Monday, April 20, 2009



Fawn lilies, pale in the shadows of trees, open their throats

and call the bees. Bees, drunk with sleep and winter,

stagger from the hive. The hive hums with its own morning.

Spring caresses the forest lightly. If you hurry, you will see nothing

but the dark still-sleeping trunks of trees. But stop. Place your ear

to the trunk and listen. Sap thrums in its veins, singing

to the buds who hum softly as they gather their new leaves

to unfurl. And in a spot of branch-filtered sun, the first

mourning cloak butterfly fans slow wings among the fallen leaves.

You might mistake it for one of them if you didn't pause and look.

But I cannot look. Confined indoors, I miss the birthday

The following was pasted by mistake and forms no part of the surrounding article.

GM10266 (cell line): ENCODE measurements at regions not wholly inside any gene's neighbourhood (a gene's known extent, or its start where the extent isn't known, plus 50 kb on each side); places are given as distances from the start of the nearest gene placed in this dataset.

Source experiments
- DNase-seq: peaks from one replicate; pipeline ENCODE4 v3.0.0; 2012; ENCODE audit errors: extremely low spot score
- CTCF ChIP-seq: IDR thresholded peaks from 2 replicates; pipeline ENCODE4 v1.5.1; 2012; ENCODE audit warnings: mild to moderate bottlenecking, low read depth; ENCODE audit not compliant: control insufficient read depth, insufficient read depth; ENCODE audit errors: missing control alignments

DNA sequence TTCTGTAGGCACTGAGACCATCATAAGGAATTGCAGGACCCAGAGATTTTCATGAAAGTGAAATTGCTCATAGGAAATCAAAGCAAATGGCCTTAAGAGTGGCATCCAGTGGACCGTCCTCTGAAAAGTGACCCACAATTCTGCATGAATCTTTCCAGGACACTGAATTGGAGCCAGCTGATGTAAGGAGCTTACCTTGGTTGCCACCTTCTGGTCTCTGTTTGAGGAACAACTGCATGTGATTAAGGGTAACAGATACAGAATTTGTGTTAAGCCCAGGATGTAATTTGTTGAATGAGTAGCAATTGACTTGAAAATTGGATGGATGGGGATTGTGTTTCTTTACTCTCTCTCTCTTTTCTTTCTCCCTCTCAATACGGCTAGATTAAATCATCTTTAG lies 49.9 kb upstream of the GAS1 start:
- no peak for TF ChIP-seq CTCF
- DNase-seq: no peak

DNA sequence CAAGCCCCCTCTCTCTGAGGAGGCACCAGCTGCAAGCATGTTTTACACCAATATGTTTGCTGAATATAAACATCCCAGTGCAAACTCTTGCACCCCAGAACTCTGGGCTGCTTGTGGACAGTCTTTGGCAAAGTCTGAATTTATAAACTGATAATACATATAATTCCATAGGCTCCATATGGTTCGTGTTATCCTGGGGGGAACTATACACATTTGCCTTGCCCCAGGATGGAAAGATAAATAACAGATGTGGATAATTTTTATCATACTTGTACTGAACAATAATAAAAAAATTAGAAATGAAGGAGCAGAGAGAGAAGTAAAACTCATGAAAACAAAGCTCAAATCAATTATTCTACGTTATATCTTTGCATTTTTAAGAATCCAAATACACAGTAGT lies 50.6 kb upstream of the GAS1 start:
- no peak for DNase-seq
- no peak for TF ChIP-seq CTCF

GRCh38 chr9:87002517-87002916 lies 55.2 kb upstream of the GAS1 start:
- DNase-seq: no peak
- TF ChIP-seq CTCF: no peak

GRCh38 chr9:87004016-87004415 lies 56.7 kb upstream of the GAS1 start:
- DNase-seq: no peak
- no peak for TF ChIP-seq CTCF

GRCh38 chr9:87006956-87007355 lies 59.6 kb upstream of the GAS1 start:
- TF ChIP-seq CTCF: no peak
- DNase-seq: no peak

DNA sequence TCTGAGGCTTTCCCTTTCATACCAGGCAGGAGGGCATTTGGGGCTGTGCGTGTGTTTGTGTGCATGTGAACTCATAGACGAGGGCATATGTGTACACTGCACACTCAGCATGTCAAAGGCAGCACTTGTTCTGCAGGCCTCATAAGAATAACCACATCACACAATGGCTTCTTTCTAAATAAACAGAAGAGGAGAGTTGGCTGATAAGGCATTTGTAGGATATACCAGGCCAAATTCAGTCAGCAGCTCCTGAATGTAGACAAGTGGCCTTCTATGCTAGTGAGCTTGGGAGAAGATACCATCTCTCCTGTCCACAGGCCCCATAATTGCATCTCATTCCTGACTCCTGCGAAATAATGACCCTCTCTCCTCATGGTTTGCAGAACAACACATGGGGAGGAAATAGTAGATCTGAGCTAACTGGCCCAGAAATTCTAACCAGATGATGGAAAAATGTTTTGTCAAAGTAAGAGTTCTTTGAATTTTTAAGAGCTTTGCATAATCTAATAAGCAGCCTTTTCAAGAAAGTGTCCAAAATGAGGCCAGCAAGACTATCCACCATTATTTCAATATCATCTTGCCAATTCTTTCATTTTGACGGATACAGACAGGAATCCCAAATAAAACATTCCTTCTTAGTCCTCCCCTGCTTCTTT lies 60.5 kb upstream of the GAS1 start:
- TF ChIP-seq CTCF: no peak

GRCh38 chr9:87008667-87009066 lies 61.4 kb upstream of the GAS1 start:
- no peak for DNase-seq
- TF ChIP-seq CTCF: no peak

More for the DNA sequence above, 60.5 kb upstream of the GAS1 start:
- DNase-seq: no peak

of the forest: the doe, licking her newborn, pressing

with her nose to balance it as it wobbles toward

its first breakfast. Picture me longing, aching; see me imagining

instead of watching, as, stepping among the white lilies

that bear its name, in a moment never to be repeated,

the newborn fawn takes its fleeting first steps.

Mary Stebbins Taitt

for BB

090419-1153-1c; 090418-1916-1st completed draft

for the prompt, "missing something or someone or something missing" for NaPoWri Mo #17 National Poetry Month at ReadWritePoem.

The fawn in the composit is by Berrybird. The word layout is by Wordle (from my poem). I took the trees and the fawn lily and made the composit.

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